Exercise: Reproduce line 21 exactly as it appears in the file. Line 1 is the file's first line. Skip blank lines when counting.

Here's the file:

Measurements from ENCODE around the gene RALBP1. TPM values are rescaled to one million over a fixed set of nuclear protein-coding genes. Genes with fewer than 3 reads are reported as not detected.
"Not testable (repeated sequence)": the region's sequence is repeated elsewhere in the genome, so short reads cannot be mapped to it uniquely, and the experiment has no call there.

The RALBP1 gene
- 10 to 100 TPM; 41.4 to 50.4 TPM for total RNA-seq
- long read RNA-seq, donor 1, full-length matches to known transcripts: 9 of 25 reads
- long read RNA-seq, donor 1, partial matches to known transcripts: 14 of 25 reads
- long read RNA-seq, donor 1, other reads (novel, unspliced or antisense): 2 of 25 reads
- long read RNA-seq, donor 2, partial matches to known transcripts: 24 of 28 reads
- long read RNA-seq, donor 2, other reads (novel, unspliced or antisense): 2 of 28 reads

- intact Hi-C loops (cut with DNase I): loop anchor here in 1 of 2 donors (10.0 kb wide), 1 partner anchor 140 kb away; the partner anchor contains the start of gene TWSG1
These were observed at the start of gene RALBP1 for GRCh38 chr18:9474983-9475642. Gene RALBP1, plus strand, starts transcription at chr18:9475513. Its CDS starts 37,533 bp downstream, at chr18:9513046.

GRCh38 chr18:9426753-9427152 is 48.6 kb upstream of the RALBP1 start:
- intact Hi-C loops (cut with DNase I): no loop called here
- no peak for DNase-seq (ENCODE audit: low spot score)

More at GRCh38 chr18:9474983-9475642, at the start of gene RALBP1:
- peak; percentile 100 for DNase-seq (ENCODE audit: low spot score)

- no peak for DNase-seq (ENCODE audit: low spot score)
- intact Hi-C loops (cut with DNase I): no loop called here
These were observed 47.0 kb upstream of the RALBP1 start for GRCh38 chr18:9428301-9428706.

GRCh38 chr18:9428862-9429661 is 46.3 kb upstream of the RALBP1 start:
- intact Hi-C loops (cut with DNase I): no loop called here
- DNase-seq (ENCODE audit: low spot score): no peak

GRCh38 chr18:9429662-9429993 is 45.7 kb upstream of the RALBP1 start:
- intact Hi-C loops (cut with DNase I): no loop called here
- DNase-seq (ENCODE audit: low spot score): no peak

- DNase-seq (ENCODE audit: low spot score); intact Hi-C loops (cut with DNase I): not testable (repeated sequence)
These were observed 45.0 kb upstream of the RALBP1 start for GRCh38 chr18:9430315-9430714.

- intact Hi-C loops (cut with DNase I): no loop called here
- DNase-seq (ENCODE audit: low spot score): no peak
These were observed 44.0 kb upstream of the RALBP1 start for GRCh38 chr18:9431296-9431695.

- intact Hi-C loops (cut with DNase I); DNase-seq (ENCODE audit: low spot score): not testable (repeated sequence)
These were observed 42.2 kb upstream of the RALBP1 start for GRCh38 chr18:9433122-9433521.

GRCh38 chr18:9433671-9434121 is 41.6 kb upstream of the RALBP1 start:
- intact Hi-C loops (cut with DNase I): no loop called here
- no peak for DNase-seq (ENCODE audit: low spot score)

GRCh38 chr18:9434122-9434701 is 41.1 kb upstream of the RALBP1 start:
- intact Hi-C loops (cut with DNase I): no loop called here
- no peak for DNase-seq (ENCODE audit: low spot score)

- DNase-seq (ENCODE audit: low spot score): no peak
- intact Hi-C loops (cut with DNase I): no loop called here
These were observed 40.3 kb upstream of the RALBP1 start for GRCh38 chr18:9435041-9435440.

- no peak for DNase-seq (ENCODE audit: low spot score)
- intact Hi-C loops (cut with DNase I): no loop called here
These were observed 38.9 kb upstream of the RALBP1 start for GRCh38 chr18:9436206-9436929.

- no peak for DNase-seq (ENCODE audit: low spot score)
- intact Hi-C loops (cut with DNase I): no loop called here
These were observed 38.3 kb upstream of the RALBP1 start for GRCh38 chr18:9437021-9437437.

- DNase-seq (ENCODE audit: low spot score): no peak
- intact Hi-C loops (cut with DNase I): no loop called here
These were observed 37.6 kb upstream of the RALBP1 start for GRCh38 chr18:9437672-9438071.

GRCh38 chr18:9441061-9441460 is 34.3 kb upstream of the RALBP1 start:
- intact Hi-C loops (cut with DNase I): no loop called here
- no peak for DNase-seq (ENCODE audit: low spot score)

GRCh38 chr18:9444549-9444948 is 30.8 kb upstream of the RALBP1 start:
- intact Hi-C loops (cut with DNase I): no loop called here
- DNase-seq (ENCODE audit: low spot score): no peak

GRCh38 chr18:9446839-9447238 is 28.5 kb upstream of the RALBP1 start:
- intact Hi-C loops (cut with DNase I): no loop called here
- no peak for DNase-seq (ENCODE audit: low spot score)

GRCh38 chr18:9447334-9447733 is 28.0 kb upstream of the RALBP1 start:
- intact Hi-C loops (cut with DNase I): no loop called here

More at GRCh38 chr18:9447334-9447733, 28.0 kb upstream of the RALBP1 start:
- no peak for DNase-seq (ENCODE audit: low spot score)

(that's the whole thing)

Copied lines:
- intact Hi-C loops (cut with DNase I): no loop called here